Updated 2017 Clostridium difficile Infection Guideline

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July 31, 2018 by dailybolusoflr

By: Jason Kurian, PharmD

The IDSA/SHEA Clostridium difficile infection (CDI) 2017 Guideline is an update from the previous version published in 2010.


CDI is defined by the presence of symptoms and either a positive stool test for C. difficile or colonoscopic/histopathologic finding of pseudomembranous colitis. Due to the limitations of stool tests such as the nucleic acid amplification test (NAAT) to differentiate between those colonized and actively infected with C. difficile, appropriate selection of those patients likely to have an active CDI is important. The preferred population for CDI testing are those with unexplained and new-onset > 3 unformed stools in 24 hours. If the patient has not stooled in the last 24 hours, it is unlikely the patient has CDI.


The previous guideline used severity criteria that were based on expert opinion to guide the choice of antibiotic, metronidazole or vancomycin, to initiate for treatment of CDI. However, metronidazole is no longer recommended as first-line therapy in adults due to data showing delayed treatment response and worse clinical cure rates with metronidazole over vancomycin. Instead oral vancomycin or fidaxomicin are recommended as first-line therapy in both non-severe and severe CDI. In cases of fulminant CDI, oral vancomycin at a higher dose with the addition of parenteral metronidazole are recommended. Addition of vancomycin given as a rectal retention enema should be initiated if an ileus is present. At JHH, fidaxomicin is formulary restricted to approval by the Antimicrobial Stewardship Program at all times

Recommended treatment strategies for recurrent CDI include the standard 10-day course of oral vancomycin if metronidazole was used for treatment of the initial CDI episode. If the standard oral vancomycin regimen was used for the initial CDI episode, either a prolonged tapered and pulsed oral vancomycin regimen (see Table 1) or fidaxomicin should be used. Recommendations for subsequent CDI recurrences include a prolonged tapered and pulsed oral vancomycin regimen, a standard 10-day course of oral vancomycin followed by rifaximin, or fecal microbiota transplantation.

Ancillary treatments include discontinuing the inciting antibiotic agent as soon as possible if present.


The guideline continues to recommend WBC count and serum creatinine as supportive clinical data for the classification of severe CDI but have changed the creatinine value to an absolute value as opposed to the previous 50% increase from baseline value, which are not always available. The guideline does acknowledge that this criteria does not perform well for patients with underlying hematologic malignancies or renal insufficiency.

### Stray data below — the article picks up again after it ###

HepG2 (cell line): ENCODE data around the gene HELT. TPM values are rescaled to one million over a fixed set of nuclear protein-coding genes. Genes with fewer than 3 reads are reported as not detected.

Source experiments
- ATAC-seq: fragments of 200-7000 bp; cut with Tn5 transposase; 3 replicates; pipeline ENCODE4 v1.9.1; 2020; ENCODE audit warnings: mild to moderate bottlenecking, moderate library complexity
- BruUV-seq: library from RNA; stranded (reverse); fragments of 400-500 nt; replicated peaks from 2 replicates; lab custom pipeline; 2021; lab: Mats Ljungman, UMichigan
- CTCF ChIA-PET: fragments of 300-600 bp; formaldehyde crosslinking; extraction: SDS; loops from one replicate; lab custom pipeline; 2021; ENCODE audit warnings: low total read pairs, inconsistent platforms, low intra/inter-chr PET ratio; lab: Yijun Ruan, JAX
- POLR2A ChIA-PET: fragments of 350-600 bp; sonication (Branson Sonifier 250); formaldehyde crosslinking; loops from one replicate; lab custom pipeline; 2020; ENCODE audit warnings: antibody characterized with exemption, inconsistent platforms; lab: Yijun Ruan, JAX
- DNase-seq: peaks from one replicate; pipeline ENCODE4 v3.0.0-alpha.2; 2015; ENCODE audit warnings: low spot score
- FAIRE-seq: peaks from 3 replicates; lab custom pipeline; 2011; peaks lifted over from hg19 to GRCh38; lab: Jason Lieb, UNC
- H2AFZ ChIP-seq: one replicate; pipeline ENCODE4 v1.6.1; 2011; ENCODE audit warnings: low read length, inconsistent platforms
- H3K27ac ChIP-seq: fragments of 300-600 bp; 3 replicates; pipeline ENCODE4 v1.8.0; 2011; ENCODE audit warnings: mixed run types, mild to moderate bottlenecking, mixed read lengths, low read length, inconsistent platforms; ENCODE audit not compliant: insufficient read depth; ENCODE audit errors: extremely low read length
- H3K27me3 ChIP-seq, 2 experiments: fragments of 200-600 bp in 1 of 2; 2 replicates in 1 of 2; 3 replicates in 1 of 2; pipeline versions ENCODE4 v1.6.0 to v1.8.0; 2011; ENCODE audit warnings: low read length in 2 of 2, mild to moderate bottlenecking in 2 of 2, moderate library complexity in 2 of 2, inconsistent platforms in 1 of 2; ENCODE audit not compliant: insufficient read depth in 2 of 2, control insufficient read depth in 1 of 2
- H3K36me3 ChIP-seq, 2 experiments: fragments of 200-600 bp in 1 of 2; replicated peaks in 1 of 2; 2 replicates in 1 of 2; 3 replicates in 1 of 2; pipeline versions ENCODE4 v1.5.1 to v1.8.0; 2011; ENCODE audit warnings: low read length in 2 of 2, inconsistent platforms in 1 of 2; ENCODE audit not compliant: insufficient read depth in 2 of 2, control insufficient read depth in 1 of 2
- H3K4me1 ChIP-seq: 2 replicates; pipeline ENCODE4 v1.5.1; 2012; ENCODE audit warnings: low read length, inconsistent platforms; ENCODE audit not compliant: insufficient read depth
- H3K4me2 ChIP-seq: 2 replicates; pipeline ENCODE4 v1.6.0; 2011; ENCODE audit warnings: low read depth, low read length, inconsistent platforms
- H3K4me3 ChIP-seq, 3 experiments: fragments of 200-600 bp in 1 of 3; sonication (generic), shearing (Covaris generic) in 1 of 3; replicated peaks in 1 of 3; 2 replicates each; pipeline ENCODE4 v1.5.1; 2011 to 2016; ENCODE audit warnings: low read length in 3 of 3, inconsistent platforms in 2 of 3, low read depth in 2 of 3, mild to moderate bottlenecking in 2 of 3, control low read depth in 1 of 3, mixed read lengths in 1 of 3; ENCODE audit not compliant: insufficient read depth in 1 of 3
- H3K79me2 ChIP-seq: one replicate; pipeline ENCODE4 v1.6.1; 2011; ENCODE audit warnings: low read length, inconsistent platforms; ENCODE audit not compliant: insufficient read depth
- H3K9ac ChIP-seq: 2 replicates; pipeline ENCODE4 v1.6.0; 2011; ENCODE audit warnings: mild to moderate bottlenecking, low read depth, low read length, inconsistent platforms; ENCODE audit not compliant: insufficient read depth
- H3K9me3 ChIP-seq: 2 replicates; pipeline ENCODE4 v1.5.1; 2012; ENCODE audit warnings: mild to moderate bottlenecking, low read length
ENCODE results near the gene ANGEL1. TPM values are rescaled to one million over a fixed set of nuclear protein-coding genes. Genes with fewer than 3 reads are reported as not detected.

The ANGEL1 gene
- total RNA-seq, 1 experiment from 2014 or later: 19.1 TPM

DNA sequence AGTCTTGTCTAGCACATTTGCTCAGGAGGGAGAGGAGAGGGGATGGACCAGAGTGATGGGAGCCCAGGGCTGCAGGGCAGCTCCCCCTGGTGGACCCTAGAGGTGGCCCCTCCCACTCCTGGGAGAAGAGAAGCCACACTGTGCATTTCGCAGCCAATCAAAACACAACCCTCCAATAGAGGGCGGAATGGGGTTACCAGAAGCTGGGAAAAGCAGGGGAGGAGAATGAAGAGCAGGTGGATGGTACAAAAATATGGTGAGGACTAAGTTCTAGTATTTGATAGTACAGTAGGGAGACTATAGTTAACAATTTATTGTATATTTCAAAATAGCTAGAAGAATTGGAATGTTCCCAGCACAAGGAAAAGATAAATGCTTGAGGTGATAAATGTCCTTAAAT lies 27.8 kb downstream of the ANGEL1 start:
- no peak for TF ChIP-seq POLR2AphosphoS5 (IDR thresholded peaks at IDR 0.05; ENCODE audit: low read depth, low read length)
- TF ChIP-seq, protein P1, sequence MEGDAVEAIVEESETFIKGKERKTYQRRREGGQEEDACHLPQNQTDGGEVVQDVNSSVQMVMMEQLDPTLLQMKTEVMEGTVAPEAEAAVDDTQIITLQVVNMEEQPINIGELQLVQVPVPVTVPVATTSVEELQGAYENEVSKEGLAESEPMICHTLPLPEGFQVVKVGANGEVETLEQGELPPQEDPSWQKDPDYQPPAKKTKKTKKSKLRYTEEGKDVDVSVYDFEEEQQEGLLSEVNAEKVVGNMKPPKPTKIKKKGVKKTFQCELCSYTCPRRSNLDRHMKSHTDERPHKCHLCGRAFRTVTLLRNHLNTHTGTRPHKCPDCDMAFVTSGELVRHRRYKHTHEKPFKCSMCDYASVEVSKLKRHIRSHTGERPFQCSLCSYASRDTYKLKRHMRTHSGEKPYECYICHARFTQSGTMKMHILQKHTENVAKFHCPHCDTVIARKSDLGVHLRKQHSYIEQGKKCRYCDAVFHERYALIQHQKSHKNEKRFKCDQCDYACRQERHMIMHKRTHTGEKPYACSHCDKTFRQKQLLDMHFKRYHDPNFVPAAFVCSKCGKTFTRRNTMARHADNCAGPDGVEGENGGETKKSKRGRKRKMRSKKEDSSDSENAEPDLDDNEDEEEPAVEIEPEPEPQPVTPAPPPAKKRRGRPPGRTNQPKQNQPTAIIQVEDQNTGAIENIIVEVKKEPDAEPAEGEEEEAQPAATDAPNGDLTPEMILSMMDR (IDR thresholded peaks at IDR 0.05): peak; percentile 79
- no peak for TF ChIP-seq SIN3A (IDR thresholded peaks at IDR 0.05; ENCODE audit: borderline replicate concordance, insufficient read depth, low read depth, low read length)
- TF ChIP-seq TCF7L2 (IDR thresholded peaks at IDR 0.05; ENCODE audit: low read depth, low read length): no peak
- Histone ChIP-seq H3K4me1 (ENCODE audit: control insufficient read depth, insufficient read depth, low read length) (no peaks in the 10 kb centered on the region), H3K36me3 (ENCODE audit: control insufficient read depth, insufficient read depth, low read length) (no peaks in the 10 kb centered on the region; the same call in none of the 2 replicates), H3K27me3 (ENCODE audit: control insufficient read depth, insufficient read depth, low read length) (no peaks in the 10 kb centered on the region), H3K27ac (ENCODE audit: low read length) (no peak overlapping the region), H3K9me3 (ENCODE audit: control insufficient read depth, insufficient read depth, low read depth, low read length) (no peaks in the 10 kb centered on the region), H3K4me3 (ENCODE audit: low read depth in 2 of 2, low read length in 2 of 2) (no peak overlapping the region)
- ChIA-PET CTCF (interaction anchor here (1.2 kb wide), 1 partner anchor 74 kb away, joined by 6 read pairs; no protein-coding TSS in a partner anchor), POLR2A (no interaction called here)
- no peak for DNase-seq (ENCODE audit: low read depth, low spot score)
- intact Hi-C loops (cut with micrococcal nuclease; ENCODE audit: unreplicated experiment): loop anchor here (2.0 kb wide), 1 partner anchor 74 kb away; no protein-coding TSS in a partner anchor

The guideline provides a strong recommendation to minimize the frequency and duration of high-risk antibiotic therapy and the number of antibiotic agents to reduce CDI risk. High-risk antibiotics include fluoroquinolones, clindamycin, and 3rd/4th generation cephalosporins such as ceftriaxone and cefepime. Even very limited exposure, such as single-dose surgical antibiotic prophylaxis, increases a patient’s risk of C. difficile colonization and symptomatic disease. Additionally, there is an epidemiologic association between proton pump inhibitor (PPI) use and CDI therefore unnecessary PPIs should be discontinued. However, a causal relationship remains unclear.




Table 1. Summary of Guideline Recommendations for Treatment of CDI in Adults

Clinical Definition Supportive Clinical Data Treatment
Initial episode, non-severe WBC < 15,000 cells/mL AND

SCr < 1.5 mg/dL

·   VAN 125 mg PO 4x daily x 10 days OR

·   FDX 200 mg PO BID x 10 days

·   If above agents are unavailable, metronidazole 500 mg PO TID x 10 days

Initial episode, severe WBC > 15,000 cells/mL OR

SCr > 1.5 mg/dL

·   VAN 125 mg PO 4x daily x 10 days OR

·   FDX 200 mg PO BID x 10 days

Initial episode, fulminant Hypotension or shock, ileus, megacolon ·   VAN 500 mg PO 4x daily + metronidazole 500 mg IV q8h

·   If ileus, can add VAN 500 mg per rectum q6h as a retention enema

First recurrence ·   VAN 125 mg PO 4x daily x 10 days if metronidazole was used for the initial episode OR

·   Prolonged tapered and pulsed VAN regimen* if a standard regimen was used for the initial episode OR

·   FDX 200 mg PO BID x 10 days if VAN was used for the initial episode

Second or subsequent recurrence ·   VAN in a tapered and pulsed regimen* OR

·   VAN 125 mg PO 4 x daily followed by rifaximin 400 mg TID x 20 days OR

·   FDX 200 mg PO BID x 10 days OR

·   Fecal microbiota transplantation^

VAN: Vancomycin; Fidaxomicin: FDX

*Vancomycin 125 mg PO 4x daily x 10-14 days, then BID x 7 days, then every 2-3 days for 2-8 weeks

^Recommended for patients with multiple recurrences of CDI who have failed appropriate antibiotic treatments



  1. McDonald LC, et al. Clinical Practice Guidelines for Clostridium difficile Infection in Adults and Children: 2017 Update by the Infectious Diseases Society of America (IDSA) and Society for Healthcare Epidemiology of America (SHEA). Clin Infect Dis. 2018 Mar 19;66(7):e1-e48.
  2. Privitera G, et al. Prospective study of Clostridium difficile intestinal colonization and disease following single-dose antibiotic prophylaxis in surgery. Antimicrob Agents Chemother. 1991; 35:208–10.

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